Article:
Today’s recommended MSM article is via the Ahead of the Tape column in the WSJ, titled "Intervention Ain’t What It Used to Be."
"Government intervention is losing its market mojo.
The one-day stock rally sparked by the rescue of Fannie Mae and Freddie Mac was quickly erased Tuesday, drowned out by fresh worries about Lehman Brothers Holdings.
Repeatedly this year the government threw out a safety net as the stock market teetered at the edge. Think of the three-quarter-point emergency rate cut by the Federal Reserve in January, the shotgun wedding of Bear Stearns to J.P. Morgan Chase in March, and the Treasury Department’s announcement of plans to help Fannie and Freddie, along with the government’s temporary war against short sellers, both in July.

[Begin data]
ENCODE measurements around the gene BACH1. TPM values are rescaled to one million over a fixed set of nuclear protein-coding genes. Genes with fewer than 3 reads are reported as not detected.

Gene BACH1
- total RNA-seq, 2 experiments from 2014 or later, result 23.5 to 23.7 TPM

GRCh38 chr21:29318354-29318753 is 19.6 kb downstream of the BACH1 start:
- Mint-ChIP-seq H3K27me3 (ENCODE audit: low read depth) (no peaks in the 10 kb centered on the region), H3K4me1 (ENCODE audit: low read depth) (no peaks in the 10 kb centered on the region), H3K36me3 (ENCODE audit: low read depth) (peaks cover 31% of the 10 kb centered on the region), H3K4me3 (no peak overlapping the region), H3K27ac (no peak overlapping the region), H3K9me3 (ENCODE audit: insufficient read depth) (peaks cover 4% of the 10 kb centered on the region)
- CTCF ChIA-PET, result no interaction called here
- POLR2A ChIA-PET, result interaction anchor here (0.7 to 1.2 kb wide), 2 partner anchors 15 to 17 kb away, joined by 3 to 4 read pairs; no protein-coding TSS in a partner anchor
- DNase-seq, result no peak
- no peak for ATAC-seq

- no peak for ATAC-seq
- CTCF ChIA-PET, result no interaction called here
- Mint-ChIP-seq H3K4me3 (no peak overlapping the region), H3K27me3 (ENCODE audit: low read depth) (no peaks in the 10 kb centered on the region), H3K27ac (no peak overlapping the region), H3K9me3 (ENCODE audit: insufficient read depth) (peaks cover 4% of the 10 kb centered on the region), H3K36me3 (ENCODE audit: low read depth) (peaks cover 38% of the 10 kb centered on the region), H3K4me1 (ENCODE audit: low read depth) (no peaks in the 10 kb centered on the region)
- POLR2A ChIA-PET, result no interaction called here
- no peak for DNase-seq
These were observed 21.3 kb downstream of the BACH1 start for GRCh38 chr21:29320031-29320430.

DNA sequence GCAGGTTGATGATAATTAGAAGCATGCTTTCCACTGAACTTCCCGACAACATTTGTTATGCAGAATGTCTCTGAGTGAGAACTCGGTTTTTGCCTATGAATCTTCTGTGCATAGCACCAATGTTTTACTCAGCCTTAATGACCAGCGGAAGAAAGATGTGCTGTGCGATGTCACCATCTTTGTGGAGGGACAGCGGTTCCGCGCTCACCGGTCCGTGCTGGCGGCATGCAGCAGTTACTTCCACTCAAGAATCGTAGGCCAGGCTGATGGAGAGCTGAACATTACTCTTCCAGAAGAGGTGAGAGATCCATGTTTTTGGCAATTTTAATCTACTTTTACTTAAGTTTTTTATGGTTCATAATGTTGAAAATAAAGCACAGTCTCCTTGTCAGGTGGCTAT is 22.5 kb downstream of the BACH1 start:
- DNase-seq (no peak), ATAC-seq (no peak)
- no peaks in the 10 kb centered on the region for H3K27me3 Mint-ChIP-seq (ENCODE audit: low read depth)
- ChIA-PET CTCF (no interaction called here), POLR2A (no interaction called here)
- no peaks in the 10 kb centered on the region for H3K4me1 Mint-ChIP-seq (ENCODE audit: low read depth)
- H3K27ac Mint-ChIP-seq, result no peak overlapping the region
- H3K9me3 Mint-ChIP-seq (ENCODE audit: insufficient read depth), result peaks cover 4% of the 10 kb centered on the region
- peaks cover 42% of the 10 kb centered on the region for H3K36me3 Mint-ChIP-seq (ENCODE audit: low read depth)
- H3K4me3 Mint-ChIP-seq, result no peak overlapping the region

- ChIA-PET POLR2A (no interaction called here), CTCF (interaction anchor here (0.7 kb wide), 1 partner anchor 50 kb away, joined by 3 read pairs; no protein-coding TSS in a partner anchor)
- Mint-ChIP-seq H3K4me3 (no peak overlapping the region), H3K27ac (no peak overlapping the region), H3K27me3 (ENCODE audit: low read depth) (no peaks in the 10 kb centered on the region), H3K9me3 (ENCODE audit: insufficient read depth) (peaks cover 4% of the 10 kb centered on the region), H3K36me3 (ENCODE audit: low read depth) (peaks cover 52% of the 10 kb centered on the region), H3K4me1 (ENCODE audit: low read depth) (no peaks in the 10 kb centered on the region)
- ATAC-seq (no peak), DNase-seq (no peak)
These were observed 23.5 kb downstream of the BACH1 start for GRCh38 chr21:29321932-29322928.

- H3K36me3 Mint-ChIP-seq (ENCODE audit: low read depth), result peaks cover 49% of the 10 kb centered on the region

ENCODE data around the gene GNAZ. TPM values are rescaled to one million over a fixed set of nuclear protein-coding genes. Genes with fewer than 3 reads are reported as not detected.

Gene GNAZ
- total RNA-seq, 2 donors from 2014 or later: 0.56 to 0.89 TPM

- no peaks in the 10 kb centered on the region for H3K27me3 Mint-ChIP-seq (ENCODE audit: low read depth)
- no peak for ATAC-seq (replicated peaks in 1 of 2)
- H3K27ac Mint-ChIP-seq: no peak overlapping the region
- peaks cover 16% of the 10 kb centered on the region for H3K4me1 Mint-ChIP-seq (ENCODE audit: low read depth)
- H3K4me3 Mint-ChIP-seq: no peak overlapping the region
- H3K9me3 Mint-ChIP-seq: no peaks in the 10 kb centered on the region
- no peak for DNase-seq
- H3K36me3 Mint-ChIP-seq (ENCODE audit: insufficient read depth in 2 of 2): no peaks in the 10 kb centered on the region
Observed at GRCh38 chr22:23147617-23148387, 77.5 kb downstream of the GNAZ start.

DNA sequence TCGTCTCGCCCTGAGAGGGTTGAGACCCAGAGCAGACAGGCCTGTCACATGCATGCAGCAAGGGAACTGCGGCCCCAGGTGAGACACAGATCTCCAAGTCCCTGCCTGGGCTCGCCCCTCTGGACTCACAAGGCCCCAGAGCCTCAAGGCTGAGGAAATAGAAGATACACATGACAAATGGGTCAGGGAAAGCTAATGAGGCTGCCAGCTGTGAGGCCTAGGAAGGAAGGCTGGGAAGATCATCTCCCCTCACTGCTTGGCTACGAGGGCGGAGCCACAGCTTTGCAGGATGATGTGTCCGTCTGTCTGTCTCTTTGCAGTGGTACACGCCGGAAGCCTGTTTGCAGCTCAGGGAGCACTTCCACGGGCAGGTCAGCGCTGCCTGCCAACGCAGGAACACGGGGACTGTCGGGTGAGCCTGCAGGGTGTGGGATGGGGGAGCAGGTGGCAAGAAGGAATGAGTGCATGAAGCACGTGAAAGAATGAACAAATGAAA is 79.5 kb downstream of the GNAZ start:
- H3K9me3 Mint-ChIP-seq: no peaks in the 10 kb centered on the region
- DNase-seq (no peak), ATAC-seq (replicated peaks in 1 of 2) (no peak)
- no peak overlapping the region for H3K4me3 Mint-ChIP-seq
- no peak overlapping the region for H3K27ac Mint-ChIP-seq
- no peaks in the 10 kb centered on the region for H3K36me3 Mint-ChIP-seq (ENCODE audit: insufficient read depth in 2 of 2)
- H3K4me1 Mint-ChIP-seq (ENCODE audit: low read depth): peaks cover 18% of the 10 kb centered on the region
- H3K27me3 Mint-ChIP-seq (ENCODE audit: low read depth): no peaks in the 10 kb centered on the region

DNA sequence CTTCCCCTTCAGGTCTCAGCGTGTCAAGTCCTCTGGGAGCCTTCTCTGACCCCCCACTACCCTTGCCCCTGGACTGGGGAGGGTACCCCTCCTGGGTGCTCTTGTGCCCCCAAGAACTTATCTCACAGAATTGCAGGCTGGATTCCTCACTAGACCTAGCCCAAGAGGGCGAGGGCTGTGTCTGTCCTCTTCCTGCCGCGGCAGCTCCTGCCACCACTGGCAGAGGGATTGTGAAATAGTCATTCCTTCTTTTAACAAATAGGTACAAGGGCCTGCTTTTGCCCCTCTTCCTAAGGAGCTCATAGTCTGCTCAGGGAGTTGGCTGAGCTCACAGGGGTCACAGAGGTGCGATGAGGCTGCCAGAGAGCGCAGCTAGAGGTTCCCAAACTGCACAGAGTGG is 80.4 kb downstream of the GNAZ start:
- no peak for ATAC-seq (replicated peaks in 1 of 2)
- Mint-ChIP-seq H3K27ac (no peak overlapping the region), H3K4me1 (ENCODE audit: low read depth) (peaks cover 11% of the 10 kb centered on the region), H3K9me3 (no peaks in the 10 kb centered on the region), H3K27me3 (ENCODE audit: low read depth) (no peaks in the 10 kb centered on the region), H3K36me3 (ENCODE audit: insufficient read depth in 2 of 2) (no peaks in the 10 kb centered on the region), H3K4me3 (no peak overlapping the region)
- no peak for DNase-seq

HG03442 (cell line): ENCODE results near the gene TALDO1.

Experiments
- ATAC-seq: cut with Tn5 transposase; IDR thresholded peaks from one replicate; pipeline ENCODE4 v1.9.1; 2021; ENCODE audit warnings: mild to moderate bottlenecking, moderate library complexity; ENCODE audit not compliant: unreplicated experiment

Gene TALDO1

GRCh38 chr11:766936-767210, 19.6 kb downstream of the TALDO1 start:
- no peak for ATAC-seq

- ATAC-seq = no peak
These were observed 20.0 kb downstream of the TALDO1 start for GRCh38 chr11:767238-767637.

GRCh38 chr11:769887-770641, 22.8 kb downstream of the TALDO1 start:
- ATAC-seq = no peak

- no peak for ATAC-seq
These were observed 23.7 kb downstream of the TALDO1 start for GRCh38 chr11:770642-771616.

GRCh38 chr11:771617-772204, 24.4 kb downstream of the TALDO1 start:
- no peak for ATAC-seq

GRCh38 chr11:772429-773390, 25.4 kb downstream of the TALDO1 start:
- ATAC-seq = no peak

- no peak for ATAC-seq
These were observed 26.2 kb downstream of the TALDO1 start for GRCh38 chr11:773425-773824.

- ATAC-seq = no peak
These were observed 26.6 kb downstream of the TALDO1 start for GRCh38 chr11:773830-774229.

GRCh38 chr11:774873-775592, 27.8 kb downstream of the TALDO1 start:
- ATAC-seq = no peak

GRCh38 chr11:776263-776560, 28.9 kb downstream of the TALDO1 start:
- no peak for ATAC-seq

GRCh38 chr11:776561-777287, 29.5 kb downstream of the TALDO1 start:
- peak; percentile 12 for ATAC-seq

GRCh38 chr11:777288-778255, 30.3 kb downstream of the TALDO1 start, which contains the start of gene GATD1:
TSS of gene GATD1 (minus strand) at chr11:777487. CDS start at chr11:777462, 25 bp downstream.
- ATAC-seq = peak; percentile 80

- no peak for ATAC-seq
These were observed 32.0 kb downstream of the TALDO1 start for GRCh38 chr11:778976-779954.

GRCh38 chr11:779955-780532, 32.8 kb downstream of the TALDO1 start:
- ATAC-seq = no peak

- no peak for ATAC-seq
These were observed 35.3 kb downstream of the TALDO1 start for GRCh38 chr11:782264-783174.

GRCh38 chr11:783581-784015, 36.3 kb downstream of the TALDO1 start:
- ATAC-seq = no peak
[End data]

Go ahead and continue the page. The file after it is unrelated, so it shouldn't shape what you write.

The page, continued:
Each action boosted optimism on Wall Street. Grownups seemed to have the situation in hand. Past crises, such as the Long-Term Capital Management bailout, have encouraged a belief that by the time government gets involved, the worst is over.
Not this year. Each bout of hope has been stunted by a realization that worse was still to come. This weekend’s effort had an even shorter shelf life than the others. Despite Monday’s rally, Treasury bond prices rose and some riskier credit spreads widened. The VIX, a closely watched measure of market fear, jumped 12.5% on Tuesday to its highest point since mid-July."
Good stuff . . .
Weekend Bailouts and Subsequent Market Reactions September 08, 2008
Intervention Ain’t What It Used to Be
WSJ, September 10, 2008